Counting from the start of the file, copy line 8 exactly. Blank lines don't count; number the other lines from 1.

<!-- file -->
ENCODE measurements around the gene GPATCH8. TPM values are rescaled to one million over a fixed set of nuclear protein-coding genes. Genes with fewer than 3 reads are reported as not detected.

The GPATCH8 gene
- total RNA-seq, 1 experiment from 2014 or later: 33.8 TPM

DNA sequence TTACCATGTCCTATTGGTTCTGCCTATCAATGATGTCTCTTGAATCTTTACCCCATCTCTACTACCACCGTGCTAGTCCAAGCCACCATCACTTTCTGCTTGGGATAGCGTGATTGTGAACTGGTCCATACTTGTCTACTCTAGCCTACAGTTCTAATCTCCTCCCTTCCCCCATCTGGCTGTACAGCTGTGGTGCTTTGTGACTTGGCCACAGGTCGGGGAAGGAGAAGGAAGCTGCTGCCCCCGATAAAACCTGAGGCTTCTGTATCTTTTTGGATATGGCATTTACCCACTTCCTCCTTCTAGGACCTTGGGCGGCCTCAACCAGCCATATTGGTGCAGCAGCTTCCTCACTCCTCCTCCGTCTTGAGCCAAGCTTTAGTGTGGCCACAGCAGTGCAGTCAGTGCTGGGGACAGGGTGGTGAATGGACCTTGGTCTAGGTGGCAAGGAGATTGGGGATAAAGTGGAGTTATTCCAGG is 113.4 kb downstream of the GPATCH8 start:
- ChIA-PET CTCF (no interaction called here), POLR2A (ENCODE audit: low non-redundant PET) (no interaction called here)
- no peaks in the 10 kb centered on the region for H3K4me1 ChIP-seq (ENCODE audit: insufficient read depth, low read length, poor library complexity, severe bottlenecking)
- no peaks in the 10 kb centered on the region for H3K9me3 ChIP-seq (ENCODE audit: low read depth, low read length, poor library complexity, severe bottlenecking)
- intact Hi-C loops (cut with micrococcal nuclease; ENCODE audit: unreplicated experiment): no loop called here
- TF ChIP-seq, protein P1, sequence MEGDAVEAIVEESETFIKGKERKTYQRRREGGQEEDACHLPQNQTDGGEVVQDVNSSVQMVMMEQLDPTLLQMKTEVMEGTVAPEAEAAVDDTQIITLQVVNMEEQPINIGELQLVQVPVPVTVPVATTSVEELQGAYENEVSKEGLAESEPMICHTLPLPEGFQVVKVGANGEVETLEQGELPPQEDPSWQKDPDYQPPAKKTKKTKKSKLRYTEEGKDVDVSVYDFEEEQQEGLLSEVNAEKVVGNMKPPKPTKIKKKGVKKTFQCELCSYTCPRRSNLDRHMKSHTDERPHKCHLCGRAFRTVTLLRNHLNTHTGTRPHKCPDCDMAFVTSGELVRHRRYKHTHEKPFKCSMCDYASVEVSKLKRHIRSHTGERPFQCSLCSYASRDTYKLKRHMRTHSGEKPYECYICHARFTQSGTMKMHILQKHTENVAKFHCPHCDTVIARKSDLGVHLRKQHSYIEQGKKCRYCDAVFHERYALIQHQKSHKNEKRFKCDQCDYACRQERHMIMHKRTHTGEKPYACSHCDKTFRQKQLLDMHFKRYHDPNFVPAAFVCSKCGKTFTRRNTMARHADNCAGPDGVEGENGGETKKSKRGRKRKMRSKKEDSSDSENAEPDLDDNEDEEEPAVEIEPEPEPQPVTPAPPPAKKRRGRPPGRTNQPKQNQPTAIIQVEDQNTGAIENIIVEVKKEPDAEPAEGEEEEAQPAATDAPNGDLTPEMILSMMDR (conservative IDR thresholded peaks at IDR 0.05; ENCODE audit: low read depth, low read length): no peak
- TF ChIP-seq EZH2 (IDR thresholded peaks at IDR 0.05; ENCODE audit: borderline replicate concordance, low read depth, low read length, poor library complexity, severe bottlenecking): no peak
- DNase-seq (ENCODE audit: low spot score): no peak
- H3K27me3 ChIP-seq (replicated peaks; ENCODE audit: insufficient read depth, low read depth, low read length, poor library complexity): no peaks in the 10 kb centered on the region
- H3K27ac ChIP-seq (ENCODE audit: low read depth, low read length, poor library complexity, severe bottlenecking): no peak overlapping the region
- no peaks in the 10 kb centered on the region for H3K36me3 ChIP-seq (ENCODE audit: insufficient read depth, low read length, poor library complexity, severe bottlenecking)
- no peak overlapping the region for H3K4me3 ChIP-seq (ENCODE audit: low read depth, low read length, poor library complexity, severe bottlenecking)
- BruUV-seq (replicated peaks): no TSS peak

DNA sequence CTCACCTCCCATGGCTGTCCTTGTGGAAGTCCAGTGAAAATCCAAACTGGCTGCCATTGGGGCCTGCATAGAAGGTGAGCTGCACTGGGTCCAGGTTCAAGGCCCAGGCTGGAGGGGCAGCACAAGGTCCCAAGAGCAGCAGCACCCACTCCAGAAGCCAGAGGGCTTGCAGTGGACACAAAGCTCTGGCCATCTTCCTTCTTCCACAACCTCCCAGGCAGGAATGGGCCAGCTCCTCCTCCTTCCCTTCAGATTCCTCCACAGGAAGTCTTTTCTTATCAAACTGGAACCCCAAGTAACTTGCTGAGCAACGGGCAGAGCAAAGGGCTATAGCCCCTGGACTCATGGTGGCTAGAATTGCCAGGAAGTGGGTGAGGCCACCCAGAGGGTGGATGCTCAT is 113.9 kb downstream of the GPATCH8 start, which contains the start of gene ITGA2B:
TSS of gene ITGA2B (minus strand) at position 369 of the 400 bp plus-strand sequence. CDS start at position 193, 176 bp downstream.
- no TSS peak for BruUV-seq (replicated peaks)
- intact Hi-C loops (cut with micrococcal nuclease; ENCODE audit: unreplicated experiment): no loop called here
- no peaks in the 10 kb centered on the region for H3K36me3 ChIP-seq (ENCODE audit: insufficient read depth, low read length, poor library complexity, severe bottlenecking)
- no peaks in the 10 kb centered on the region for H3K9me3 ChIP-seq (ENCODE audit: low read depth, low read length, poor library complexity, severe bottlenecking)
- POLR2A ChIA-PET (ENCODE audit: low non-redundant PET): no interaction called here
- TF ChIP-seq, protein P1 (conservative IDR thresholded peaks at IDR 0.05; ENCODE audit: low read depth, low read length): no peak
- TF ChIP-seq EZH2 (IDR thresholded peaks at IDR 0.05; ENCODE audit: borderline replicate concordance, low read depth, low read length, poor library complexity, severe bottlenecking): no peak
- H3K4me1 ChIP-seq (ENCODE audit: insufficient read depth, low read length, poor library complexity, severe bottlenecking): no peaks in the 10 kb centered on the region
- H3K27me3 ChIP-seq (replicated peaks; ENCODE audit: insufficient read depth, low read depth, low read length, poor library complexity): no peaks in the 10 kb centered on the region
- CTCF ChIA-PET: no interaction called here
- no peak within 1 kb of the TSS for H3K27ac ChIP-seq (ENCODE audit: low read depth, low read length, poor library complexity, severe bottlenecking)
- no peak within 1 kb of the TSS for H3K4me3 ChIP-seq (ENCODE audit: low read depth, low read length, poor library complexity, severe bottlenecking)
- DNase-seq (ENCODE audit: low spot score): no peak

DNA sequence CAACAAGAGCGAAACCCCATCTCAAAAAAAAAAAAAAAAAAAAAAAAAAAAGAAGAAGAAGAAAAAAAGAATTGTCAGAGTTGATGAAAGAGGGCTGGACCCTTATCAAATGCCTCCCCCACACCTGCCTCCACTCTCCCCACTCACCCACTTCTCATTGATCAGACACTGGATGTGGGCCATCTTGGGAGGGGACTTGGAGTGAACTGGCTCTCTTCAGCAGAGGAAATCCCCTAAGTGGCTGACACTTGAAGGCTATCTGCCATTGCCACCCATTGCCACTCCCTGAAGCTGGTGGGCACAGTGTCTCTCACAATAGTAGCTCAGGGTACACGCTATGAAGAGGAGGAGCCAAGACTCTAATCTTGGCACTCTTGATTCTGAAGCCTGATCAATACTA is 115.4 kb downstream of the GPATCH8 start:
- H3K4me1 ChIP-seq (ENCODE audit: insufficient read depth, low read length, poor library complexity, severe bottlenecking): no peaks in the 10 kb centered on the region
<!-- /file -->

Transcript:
- intact Hi-C loops (cut with micrococcal nuclease; ENCODE audit: unreplicated experiment): no loop called here